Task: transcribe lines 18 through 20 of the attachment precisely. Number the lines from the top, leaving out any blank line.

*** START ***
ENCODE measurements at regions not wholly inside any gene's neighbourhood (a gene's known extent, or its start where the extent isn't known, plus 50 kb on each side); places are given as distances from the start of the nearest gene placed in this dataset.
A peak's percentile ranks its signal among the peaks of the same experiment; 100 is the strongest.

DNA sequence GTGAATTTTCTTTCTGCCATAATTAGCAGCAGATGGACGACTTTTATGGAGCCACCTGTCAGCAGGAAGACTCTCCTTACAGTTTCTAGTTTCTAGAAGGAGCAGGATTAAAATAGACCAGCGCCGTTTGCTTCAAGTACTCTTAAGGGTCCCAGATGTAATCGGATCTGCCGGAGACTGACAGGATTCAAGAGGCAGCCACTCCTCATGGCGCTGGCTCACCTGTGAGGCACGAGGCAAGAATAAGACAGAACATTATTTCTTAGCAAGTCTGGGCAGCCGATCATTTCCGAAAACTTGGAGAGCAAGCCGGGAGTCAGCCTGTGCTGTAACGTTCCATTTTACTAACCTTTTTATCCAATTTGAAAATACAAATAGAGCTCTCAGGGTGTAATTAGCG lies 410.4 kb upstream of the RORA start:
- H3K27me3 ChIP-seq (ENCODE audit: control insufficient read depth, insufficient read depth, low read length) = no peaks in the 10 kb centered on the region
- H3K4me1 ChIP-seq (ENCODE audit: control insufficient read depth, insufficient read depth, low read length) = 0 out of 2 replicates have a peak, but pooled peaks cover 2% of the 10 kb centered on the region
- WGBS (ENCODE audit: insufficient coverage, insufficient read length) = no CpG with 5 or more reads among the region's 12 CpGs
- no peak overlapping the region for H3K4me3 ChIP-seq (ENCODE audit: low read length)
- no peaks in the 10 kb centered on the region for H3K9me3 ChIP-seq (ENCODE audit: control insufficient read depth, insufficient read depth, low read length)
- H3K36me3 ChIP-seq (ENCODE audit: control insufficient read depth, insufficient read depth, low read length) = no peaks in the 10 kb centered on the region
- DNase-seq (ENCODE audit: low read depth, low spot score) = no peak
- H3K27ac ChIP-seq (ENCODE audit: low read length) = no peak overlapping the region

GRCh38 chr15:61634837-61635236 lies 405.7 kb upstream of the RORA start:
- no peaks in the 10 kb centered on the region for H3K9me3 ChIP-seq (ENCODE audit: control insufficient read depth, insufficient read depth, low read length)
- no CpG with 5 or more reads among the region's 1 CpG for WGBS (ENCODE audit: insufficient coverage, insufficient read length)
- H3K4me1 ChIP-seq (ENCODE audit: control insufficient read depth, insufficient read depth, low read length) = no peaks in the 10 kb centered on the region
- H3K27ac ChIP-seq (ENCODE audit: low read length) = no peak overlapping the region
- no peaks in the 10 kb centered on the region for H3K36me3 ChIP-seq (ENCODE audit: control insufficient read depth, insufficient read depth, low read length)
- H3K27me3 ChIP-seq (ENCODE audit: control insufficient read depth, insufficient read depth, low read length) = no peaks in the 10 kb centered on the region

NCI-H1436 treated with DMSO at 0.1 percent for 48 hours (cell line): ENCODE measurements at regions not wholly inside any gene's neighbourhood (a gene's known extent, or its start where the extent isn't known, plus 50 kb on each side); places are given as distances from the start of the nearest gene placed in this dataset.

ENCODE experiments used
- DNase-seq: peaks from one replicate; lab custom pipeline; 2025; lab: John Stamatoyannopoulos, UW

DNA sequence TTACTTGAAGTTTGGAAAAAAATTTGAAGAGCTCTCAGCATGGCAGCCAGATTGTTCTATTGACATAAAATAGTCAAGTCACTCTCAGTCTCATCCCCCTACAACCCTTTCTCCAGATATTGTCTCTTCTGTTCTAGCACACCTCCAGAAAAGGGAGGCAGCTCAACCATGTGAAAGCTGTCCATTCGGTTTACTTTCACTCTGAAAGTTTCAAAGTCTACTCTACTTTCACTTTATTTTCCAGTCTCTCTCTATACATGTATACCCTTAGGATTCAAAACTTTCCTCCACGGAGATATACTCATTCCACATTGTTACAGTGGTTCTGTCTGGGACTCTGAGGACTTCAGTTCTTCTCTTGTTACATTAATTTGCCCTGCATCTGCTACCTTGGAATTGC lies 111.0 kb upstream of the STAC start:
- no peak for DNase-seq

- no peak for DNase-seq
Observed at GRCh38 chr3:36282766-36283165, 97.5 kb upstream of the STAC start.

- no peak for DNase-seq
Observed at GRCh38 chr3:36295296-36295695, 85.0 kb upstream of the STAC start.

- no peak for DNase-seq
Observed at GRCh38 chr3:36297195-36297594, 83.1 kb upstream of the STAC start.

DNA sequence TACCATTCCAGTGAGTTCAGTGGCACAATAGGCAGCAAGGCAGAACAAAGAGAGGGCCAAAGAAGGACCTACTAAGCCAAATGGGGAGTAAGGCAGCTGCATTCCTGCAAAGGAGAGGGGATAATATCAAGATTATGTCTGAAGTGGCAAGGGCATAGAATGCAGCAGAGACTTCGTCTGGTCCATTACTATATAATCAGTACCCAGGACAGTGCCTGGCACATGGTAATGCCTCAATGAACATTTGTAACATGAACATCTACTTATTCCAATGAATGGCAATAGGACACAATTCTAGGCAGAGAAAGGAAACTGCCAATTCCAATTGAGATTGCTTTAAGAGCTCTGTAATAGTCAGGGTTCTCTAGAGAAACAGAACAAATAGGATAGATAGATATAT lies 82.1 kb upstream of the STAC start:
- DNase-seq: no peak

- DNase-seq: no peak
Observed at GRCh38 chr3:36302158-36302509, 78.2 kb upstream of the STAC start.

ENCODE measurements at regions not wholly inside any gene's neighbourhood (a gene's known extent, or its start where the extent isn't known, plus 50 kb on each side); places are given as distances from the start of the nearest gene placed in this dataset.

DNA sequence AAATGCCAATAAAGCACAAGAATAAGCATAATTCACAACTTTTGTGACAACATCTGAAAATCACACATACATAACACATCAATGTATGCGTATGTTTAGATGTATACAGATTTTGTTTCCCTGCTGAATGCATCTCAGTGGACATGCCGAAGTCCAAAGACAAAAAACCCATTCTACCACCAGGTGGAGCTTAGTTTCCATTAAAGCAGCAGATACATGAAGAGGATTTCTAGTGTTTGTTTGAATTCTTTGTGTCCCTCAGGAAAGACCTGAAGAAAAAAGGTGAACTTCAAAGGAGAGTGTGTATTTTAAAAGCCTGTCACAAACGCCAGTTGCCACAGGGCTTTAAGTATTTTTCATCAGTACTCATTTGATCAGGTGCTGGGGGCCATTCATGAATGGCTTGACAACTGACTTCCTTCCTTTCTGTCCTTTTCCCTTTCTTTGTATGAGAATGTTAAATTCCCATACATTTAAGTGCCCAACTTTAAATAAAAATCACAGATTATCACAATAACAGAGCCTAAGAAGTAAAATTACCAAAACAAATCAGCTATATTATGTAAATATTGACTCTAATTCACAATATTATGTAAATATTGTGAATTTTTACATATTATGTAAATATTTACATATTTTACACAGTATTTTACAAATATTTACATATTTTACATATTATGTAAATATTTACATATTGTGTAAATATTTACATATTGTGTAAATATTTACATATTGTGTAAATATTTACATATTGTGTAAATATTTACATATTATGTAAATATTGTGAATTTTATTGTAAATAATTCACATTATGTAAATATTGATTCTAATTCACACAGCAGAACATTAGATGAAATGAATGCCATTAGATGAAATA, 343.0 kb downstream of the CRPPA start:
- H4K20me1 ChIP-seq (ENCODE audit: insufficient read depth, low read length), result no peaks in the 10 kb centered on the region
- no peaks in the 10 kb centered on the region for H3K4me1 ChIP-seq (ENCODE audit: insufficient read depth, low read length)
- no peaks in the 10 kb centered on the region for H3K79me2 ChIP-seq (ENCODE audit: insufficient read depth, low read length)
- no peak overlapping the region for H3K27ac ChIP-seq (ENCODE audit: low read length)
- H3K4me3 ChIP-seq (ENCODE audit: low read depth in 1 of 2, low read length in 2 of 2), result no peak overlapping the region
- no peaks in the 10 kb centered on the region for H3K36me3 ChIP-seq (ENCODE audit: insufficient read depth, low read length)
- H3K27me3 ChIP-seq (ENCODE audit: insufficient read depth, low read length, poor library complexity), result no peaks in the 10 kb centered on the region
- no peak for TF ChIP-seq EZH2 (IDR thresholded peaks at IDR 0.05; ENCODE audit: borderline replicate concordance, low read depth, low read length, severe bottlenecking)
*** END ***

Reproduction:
- H3K27me3 ChIP-seq (ENCODE audit: control insufficient read depth, insufficient read depth, low read length) = no peaks in the 10 kb centered on the region

NCI-H1436 treated with DMSO at 0.1 percent for 48 hours (cell line): ENCODE measurements at regions not wholly inside any gene's neighbourhood (a gene's known extent, or its start where the extent isn't known, plus 50 kb on each side); places are given as distances from the start of the nearest gene placed in this dataset.

ENCODE experiments used